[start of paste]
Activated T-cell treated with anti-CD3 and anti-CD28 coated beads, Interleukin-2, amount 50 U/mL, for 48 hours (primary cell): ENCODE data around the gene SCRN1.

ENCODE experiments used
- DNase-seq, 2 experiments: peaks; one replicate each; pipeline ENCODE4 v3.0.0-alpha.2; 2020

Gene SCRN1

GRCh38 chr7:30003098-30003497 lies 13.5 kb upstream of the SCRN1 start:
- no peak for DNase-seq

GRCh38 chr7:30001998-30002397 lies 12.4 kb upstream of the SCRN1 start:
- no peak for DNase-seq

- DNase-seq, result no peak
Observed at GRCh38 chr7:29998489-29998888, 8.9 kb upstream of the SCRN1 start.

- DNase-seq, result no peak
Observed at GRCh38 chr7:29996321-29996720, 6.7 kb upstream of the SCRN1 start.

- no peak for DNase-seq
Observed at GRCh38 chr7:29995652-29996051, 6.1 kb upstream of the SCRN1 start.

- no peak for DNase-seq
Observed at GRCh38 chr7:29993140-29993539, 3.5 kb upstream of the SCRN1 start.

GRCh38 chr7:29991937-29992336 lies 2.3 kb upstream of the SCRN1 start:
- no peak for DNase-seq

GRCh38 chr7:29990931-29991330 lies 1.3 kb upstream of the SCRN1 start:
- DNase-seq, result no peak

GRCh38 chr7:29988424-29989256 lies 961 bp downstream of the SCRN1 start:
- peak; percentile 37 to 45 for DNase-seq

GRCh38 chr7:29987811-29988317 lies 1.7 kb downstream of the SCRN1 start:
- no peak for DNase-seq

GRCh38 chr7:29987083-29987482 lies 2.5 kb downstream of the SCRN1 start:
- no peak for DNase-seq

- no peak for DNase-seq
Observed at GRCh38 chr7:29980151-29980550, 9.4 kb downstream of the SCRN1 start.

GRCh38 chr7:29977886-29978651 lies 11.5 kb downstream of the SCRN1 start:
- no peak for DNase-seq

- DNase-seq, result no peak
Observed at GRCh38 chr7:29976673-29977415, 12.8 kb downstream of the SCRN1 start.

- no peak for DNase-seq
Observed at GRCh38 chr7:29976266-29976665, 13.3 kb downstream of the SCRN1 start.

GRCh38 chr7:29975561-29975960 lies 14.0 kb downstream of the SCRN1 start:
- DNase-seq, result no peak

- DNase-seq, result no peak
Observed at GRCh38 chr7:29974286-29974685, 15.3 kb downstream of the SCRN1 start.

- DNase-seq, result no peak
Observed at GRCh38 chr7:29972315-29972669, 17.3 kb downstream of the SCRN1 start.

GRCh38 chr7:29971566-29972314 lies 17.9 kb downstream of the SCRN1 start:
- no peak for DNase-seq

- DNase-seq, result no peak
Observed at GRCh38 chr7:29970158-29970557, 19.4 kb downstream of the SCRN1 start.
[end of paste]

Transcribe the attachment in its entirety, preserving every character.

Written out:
Activated T-cell treated with anti-CD3 and anti-CD28 coated beads, Interleukin-2, amount 50 U/mL, for 48 hours (primary cell): ENCODE data around the gene SCRN1.

ENCODE experiments used
- DNase-seq, 2 experiments: peaks; one replicate each; pipeline ENCODE4 v3.0.0-alpha.2; 2020

Gene SCRN1

GRCh38 chr7:30003098-30003497 lies 13.5 kb upstream of the SCRN1 start:
- no peak for DNase-seq

GRCh38 chr7:30001998-30002397 lies 12.4 kb upstream of the SCRN1 start:
- no peak for DNase-seq

- DNase-seq, result no peak
Observed at GRCh38 chr7:29998489-29998888, 8.9 kb upstream of the SCRN1 start.

- DNase-seq, result no peak
Observed at GRCh38 chr7:29996321-29996720, 6.7 kb upstream of the SCRN1 start.

- no peak for DNase-seq
Observed at GRCh38 chr7:29995652-29996051, 6.1 kb upstream of the SCRN1 start.

- no peak for DNase-seq
Observed at GRCh38 chr7:29993140-29993539, 3.5 kb upstream of the SCRN1 start.

GRCh38 chr7:29991937-29992336 lies 2.3 kb upstream of the SCRN1 start:
- no peak for DNase-seq

GRCh38 chr7:29990931-29991330 lies 1.3 kb upstream of the SCRN1 start:
- DNase-seq, result no peak

GRCh38 chr7:29988424-29989256 lies 961 bp downstream of the SCRN1 start:
- peak; percentile 37 to 45 for DNase-seq

GRCh38 chr7:29987811-29988317 lies 1.7 kb downstream of the SCRN1 start:
- no peak for DNase-seq

GRCh38 chr7:29987083-29987482 lies 2.5 kb downstream of the SCRN1 start:
- no peak for DNase-seq

- no peak for DNase-seq
Observed at GRCh38 chr7:29980151-29980550, 9.4 kb downstream of the SCRN1 start.

GRCh38 chr7:29977886-29978651 lies 11.5 kb downstream of the SCRN1 start:
- no peak for DNase-seq

- DNase-seq, result no peak
Observed at GRCh38 chr7:29976673-29977415, 12.8 kb downstream of the SCRN1 start.

- no peak for DNase-seq
Observed at GRCh38 chr7:29976266-29976665, 13.3 kb downstream of the SCRN1 start.

GRCh38 chr7:29975561-29975960 lies 14.0 kb downstream of the SCRN1 start:
- DNase-seq, result no peak

- DNase-seq, result no peak
Observed at GRCh38 chr7:29974286-29974685, 15.3 kb downstream of the SCRN1 start.

- DNase-seq, result no peak
Observed at GRCh38 chr7:29972315-29972669, 17.3 kb downstream of the SCRN1 start.

GRCh38 chr7:29971566-29972314 lies 17.9 kb downstream of the SCRN1 start:
- no peak for DNase-seq

- DNase-seq, result no peak
Observed at GRCh38 chr7:29970158-29970557, 19.4 kb downstream of the SCRN1 start.